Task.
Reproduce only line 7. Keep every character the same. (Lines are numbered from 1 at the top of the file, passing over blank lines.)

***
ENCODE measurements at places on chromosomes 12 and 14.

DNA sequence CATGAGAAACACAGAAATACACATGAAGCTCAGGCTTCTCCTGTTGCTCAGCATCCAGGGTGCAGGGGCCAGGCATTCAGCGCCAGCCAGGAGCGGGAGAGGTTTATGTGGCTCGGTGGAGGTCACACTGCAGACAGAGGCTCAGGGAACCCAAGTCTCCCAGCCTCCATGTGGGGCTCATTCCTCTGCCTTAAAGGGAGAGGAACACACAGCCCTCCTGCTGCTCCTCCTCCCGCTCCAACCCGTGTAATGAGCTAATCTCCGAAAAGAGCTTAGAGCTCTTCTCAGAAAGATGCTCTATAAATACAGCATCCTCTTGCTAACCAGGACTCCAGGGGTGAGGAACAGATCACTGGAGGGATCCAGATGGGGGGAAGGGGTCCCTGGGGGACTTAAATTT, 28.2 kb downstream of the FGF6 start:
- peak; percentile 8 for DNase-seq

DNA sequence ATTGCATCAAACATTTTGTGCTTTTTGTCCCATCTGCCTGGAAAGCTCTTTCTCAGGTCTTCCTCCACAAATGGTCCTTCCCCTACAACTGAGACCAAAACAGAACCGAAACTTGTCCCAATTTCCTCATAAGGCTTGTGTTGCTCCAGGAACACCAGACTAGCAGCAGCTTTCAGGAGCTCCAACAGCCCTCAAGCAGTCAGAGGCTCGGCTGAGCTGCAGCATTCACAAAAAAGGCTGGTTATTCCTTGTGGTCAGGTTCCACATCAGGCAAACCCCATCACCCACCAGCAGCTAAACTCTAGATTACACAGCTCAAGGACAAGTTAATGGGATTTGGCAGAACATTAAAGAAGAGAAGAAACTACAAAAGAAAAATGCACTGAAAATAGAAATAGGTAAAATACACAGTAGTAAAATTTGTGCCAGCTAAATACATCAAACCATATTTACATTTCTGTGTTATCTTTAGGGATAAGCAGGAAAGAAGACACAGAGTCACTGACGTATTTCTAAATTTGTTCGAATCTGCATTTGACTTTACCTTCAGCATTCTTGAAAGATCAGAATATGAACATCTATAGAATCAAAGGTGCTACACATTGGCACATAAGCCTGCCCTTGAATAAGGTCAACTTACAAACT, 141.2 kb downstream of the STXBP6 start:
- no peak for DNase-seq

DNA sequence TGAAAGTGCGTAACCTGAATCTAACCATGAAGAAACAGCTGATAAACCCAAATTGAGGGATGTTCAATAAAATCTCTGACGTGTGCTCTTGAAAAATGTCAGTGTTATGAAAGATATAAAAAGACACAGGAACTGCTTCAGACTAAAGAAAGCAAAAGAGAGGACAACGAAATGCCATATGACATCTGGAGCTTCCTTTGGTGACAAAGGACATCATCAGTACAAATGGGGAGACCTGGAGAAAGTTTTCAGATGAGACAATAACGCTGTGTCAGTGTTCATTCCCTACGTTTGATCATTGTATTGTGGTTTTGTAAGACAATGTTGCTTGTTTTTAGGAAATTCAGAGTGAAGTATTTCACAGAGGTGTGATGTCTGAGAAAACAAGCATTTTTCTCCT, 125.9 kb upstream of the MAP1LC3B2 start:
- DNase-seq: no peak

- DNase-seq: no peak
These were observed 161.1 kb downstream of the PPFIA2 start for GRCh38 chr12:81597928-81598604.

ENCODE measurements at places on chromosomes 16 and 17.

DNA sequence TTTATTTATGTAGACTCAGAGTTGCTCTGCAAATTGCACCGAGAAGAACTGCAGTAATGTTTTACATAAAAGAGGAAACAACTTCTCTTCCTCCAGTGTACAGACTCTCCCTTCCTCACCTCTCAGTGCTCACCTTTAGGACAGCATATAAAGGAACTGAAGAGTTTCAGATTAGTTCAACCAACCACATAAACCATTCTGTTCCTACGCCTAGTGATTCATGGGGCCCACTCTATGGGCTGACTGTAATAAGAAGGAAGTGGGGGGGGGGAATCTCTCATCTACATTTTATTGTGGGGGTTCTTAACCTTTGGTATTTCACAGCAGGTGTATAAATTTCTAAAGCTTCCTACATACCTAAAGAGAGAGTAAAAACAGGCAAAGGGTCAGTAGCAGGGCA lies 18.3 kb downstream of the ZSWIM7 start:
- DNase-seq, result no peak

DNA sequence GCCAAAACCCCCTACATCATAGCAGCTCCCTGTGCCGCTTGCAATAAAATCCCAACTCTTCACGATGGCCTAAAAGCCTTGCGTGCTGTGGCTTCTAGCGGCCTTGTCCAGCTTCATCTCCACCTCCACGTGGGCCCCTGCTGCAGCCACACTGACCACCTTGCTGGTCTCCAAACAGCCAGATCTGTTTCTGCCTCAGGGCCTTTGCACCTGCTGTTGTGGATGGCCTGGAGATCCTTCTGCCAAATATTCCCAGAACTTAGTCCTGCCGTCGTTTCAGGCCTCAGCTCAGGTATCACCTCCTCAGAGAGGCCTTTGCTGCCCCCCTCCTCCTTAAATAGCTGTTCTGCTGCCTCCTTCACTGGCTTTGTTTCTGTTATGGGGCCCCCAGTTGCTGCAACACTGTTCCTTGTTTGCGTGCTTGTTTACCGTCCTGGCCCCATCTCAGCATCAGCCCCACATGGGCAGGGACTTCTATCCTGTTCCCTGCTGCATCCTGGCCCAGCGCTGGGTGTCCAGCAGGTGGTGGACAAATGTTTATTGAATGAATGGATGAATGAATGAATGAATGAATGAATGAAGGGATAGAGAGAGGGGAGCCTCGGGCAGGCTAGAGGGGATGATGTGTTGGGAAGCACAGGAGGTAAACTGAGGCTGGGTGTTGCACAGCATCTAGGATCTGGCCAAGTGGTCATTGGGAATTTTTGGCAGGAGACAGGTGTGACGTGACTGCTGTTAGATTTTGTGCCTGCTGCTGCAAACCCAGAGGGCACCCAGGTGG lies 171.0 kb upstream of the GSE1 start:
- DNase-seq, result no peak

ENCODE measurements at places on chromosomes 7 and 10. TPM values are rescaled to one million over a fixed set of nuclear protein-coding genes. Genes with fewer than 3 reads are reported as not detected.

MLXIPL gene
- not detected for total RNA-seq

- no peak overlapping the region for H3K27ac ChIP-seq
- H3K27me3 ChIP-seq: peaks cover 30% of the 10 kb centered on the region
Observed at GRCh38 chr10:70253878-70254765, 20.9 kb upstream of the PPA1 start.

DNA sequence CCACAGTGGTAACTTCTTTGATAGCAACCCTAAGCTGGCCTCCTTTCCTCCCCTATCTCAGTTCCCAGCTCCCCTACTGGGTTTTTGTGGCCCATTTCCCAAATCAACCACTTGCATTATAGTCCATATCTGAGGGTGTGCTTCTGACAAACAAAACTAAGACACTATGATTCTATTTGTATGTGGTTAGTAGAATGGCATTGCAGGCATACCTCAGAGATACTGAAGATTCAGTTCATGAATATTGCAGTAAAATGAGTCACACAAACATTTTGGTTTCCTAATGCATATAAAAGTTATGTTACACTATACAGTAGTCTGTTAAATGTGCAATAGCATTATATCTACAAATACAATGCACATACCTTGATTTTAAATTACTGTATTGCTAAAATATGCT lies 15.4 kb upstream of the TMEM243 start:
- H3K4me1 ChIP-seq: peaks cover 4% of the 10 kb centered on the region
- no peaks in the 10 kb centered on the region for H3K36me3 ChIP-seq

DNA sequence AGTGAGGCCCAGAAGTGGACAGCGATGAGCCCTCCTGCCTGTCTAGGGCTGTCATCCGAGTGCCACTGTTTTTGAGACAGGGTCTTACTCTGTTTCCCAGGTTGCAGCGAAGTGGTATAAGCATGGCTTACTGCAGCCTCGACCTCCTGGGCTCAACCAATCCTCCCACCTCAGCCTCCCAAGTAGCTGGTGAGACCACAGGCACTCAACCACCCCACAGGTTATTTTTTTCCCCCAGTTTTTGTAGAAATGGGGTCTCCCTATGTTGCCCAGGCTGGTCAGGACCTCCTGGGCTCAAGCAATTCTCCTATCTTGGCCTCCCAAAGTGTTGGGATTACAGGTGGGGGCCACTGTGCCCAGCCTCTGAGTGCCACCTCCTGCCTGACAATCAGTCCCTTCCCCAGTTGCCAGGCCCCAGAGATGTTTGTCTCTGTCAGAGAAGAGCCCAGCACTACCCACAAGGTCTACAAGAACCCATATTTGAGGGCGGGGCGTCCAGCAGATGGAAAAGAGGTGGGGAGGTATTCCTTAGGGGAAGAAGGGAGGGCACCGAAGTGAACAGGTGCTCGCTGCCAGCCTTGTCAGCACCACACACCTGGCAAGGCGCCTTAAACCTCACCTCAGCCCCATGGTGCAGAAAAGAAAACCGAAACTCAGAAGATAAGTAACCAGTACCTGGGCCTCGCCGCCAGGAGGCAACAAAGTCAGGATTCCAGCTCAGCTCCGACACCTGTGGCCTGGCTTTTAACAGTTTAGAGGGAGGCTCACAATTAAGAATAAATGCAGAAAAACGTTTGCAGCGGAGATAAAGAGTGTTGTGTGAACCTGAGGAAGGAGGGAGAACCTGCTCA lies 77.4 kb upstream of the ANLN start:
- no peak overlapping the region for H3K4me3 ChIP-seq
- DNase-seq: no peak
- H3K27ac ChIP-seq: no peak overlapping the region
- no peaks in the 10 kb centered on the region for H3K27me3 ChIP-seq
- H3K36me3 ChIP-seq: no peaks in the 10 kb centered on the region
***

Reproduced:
- DNase-seq: no peak